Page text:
Rubio: ‘Hopefully we can avoid’ pursuing Romney’s preferred China strategy

Updated
U.S. Senator Marco Rubio (R-FL) addresses the final session of the 2012 Republican National Convention in Tampa, Florida August 30, 2012. (Photo: Reuters...
U.S. Senator Marco Rubio (R-FL) addresses the final session of the 2012 Republican National Convention in Tampa, Florida August 30, 2012. (Photo: Reuters...
JASON REED

Though he supports his party’s candidate when it comes to domestic pay issues, Senator Marco Rubio (R-FL) takes a more cautious approach when discussing Mitt Romney’s foreign economic policy. If elected, Romney has promised to confront China about currency manipulation on his first day in office and designate the country a currency manipulator –but Rubio’s not so sure that’s the best approach.

“I believe that a trade war is not the right way to approach it and I think that if you label them a currency manipulator, that’s what it may result in,” the Florida senator said on CBS’ Face the Nation. It would hurt American businesses.” Rubio did say he agrees with Romney that China does manipulate currency.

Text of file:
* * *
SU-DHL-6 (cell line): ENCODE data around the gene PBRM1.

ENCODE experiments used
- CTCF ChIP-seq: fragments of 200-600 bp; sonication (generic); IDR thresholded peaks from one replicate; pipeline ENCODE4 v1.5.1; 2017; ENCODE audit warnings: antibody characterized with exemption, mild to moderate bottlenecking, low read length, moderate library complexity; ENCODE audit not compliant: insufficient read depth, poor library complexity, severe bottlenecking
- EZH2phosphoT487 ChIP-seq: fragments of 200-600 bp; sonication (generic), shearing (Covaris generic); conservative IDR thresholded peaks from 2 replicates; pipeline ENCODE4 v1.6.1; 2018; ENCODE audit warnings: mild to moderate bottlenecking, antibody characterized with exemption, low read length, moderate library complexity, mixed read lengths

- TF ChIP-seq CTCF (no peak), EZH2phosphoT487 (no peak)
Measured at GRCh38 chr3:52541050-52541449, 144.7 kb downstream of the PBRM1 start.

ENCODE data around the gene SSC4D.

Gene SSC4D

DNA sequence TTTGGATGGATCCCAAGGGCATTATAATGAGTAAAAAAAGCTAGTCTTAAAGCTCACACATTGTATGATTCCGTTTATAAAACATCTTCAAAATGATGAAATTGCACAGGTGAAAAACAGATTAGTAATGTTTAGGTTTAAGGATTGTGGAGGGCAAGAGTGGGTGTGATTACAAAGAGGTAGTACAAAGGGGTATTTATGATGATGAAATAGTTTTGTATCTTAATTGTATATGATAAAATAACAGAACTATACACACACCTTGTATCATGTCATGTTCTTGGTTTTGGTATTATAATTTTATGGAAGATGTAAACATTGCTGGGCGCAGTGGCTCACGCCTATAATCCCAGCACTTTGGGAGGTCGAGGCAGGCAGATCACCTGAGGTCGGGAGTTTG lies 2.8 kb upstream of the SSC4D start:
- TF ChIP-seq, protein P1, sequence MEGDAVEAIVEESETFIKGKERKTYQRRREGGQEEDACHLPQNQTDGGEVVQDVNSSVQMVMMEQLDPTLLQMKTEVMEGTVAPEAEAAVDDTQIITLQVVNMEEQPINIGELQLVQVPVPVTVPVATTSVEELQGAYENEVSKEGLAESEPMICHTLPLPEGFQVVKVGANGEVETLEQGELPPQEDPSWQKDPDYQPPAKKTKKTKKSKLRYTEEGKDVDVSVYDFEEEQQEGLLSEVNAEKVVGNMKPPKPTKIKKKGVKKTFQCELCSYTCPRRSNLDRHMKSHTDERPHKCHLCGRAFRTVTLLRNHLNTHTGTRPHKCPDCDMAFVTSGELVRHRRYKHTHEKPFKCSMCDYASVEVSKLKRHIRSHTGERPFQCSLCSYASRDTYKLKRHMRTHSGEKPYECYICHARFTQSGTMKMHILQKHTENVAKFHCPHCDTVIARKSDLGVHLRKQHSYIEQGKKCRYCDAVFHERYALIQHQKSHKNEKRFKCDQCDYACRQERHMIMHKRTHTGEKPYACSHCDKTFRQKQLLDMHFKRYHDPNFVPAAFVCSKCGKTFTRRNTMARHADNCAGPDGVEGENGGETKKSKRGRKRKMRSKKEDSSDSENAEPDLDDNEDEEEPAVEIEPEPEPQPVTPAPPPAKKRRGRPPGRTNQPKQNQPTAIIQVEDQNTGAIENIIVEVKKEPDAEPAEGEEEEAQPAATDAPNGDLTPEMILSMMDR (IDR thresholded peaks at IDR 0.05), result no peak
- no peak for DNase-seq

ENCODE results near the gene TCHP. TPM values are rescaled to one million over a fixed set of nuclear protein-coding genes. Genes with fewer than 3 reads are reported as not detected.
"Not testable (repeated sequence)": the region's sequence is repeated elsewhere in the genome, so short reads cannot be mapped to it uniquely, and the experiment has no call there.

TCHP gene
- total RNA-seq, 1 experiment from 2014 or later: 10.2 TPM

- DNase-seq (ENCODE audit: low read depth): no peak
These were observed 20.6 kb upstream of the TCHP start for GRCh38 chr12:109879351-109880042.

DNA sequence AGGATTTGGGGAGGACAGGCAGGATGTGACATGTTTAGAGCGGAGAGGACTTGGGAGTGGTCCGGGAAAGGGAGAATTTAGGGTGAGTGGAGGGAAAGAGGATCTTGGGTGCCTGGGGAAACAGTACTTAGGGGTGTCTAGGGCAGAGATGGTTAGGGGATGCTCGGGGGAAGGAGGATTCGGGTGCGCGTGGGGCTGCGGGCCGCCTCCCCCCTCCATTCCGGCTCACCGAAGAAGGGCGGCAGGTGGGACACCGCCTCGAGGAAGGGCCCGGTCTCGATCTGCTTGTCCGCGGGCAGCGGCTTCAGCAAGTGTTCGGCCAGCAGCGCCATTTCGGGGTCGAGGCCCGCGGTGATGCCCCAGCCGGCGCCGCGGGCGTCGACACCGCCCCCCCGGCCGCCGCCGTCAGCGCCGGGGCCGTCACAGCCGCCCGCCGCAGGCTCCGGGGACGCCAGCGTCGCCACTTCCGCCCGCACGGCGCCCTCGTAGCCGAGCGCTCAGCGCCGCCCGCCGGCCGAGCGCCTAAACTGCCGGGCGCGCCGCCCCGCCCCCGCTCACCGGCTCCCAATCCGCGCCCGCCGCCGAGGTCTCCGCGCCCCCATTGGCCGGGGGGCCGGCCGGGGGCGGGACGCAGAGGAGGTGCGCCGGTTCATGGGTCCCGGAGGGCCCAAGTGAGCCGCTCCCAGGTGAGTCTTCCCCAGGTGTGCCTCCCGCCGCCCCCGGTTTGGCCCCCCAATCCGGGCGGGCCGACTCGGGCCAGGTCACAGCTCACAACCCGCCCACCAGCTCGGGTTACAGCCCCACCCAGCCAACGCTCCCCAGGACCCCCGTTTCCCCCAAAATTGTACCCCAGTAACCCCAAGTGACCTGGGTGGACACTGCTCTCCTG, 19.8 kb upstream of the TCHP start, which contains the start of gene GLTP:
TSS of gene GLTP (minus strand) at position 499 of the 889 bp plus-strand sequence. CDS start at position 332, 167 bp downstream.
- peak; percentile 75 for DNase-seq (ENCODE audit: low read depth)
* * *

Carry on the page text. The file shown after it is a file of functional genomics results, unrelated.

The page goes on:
“We may have to label them a currency manipulator… It may come to that, but hopefully we can avoid that,” Rubio said. The New York Times recently published a report on Romney and Bain Capital’s financial ties to China, which seem to counter his campaign messaging.

Romney’s foreign policy credentials were attacked elsewhere on the Sunday shows ahead of Monday’s final presidential debate, which will focus on international relations.

Senior Obama adviser David Axelrod appeared on NBC’s Meet the Press and said Romney has been wrong on Libya and Iraq.

“People want to know that they have a strong, steady hand in the Oval Office. They don’t want someone who’s reckless and who’s been consistently wrong on foreign policy issues as Governor Romney has,” Axelrod said. “We all remember his Dukes of Hazzard tour of international destinations over the summer where he not only roiled countries that are not as friendly to us but our best ally, Britain.”

Rubio: 'Hopefully we can avoid' pursuing Romney's preferred China strategy

Updated